Follow the Leader...

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Posted by Administrator at 06/15/2020

It is tempting to group leaders into just two categories: good and bad, however there are actually many types of leadership styles that aren’t inherently good or bad—they’re just different. They all have their benefits and drawbacks, as well as their appropriate uses in certain scenarios.

Complete this sentence: “A leader is…”

What’s your answer? Someone who’s in a formal position of power? Whoever’s ranked above you on the org chart? The person with the corner office and the higher salary?

Those might be the traditional perceptions, but it’s important to recognize that anybody can be a leader, that means you, too.

The definition of a leader is the person who leads or commands a group, organization, or country.

Read on as I briefly breakdown 7 common leadership styles!

Autocratic Leadership Style

You can think of this as a “my way or the highway” approach.

Autocratic leaders view themselves as having absolute power and make decisions on behalf of their subordinates. They dictate not only what needs to be done, but also how those tasks should be accomplished.

Democratic Leadership Style

You might also hear this leadership style referred to as “participative leadership.” Leaders in this category run groups and projects like…well, a democracy.

Even if these leaders are technically higher on the org chart, they emphasize working together and actively involve their teams in the decision-making process. Democratic leaders value ideas and input from others, and encourage discussion about those contributions.

They aren’t handing down orders, and instead take a much more collaborative approach to getting things done.

Laissez-Faire Leadership Style

This is a French term that translates to “leave it be,” which pretty accurately summarizes this hands-off leadership approach. It’s the exact opposite of micromanagement.

Laissez-faire leaders provide the necessary tools and resources. But then they step back and let their team members make decisions, solve problems, and get their work accomplished—without having to worry about the leader obsessively supervising their every move.

Transactional Leadership Style

Transactional leaders dish out instructions to their team members and then use different rewards and penalities to either recognize or punish what they do in response.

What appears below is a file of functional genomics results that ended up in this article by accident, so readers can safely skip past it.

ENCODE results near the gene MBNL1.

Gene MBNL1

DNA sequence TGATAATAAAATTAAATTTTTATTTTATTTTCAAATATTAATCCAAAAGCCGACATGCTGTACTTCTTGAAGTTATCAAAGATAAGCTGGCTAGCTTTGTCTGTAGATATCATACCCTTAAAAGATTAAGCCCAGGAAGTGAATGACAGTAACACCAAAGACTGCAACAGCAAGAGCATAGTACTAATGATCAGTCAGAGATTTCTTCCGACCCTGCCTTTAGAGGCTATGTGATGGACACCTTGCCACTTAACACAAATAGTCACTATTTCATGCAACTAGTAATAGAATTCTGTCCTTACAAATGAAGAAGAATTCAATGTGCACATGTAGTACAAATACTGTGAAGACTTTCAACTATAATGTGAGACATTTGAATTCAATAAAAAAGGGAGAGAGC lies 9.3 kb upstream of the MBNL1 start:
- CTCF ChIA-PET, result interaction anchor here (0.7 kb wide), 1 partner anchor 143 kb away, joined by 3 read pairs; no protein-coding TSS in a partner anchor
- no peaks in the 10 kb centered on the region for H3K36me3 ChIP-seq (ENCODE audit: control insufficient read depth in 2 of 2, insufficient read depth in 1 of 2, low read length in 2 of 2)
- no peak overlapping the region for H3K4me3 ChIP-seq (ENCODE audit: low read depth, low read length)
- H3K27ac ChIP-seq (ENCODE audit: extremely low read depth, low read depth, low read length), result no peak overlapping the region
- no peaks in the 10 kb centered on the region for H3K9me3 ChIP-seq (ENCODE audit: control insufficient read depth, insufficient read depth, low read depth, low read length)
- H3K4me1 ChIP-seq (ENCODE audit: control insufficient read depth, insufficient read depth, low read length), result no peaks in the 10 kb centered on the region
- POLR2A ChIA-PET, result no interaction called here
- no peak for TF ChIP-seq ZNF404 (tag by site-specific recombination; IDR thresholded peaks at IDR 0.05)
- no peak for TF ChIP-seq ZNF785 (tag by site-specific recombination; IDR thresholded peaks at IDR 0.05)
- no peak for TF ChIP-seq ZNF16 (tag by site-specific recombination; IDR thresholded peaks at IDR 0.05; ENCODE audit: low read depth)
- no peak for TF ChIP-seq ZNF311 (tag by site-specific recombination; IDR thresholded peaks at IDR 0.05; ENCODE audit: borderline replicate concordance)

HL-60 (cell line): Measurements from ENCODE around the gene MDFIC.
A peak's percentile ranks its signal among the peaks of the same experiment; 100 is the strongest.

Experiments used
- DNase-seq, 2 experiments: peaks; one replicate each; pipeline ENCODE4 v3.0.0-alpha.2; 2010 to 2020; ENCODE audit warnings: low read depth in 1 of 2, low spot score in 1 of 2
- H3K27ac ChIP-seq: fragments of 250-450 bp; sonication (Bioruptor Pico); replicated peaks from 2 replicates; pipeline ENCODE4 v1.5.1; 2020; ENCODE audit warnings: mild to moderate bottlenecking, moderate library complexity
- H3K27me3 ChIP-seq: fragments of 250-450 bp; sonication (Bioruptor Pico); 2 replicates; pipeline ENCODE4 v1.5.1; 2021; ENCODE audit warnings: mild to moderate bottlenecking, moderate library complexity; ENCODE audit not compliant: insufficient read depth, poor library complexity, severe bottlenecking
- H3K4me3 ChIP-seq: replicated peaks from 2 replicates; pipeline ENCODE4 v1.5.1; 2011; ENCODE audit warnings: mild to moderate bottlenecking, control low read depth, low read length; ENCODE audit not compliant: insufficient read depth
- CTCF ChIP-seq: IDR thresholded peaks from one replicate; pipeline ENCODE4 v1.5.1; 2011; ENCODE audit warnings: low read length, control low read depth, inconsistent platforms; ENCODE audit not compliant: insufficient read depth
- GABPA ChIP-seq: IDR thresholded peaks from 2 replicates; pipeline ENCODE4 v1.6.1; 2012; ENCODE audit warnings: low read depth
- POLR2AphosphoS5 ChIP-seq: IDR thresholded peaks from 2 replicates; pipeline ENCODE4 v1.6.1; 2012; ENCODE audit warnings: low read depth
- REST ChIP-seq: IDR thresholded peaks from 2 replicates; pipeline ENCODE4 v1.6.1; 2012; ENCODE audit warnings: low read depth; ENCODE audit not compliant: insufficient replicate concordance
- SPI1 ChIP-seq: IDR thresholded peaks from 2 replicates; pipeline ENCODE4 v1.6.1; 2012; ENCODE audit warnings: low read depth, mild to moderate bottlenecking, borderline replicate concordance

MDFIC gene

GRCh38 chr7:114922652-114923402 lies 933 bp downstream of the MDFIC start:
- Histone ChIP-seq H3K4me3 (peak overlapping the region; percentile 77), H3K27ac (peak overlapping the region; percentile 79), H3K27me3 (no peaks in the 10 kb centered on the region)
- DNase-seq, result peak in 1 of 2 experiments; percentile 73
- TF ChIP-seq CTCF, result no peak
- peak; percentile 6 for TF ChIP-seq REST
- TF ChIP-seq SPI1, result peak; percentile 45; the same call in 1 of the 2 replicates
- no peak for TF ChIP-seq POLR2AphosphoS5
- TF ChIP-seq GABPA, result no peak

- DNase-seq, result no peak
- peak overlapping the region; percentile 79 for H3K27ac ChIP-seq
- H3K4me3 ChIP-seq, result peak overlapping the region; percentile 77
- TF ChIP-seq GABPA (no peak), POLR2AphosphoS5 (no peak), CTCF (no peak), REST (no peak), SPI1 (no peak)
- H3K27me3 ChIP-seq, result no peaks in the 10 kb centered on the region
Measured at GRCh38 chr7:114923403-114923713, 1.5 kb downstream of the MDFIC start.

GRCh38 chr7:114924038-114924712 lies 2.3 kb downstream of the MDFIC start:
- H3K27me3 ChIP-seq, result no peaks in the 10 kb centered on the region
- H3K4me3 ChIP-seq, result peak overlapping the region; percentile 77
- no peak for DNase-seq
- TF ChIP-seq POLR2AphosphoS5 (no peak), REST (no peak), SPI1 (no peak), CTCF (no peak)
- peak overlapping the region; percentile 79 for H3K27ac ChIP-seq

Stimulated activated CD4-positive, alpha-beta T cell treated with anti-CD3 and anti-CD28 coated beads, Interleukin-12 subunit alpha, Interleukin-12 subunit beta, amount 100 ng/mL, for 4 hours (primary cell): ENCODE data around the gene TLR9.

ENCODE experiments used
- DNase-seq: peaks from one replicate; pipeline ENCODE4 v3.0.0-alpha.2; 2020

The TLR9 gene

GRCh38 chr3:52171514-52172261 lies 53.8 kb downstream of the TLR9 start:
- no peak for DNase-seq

Think of a leader offering praise to applaud a job well done or mandating that a group member handles a despised department-wide task because they missed a deadline. Needless to say, this approach is highly directive, and is often referred to as a "telling" leadership style.

Bureaucratic Leadership Style

Bureaucratic leadership goes “by the book,” so to speak. With this leadership style, there’s a prescribed set of boxes to check in order to be a true leader.

For example, bureaucratic leaders have hierarchical authority—meaning their power comes from a formal position or title, rather than unique traits or characteristics that they possess.

They also have a set list of responsibilities, as well as clearly-defined rules and systems for how they’ll manage others and make decisions. They just need to follow that roadmap that’s laid out for them.

The key difference between the Bureaucratic and Autocratic leadership styles is the Autocratic style is where the leader makes all the decisions and exerts a high level of control over the subordinates. Whereas the bureaucratic style is based on following normative rules in management and decision making, and adhering to lines of authority.

Transformational Leadership Style

Transformational leaders seek to change (transform) the businesses or groups in which they lead by inspiring their employees to innovate.

These leaders are all about making improvements and finding better ways to get things done. As a result, they inspire and empower other people to own their work and chime in with their suggestions or observations about how things could be streamlined or upgraded.

Under transformational leaders, people have tons of autonomy, as well as plenty of breathing room to innovate and think outside the box.

Affiliative Leadership Style

A phrase often used to describe this type of leadership is "People come first."

Of all the leadership styles, the affiliative leadership approach is one where the leader gets up close and personal with people. A leader practicing this style pays attention to and supports the emotional needs of the team members. The leader strives to open up a pipeline that connects him or her to the team.


If you’re struggling to even figure out how you can be more effective or what leadership style is best for you, start by thinking about a leader or mentor you admired. What were their qualities? What did they do? What did they say? How did it impact you?

Here’s the thing: There’s no such thing as a “perfect” leadership style, because leadership isn’t one size fits all. All of these approaches come with their benefits and drawbacks, and some of them will be more effective in certain scenarios. Like anything, leadership is a learning process, and it takes a little bit of trial and error to get it right.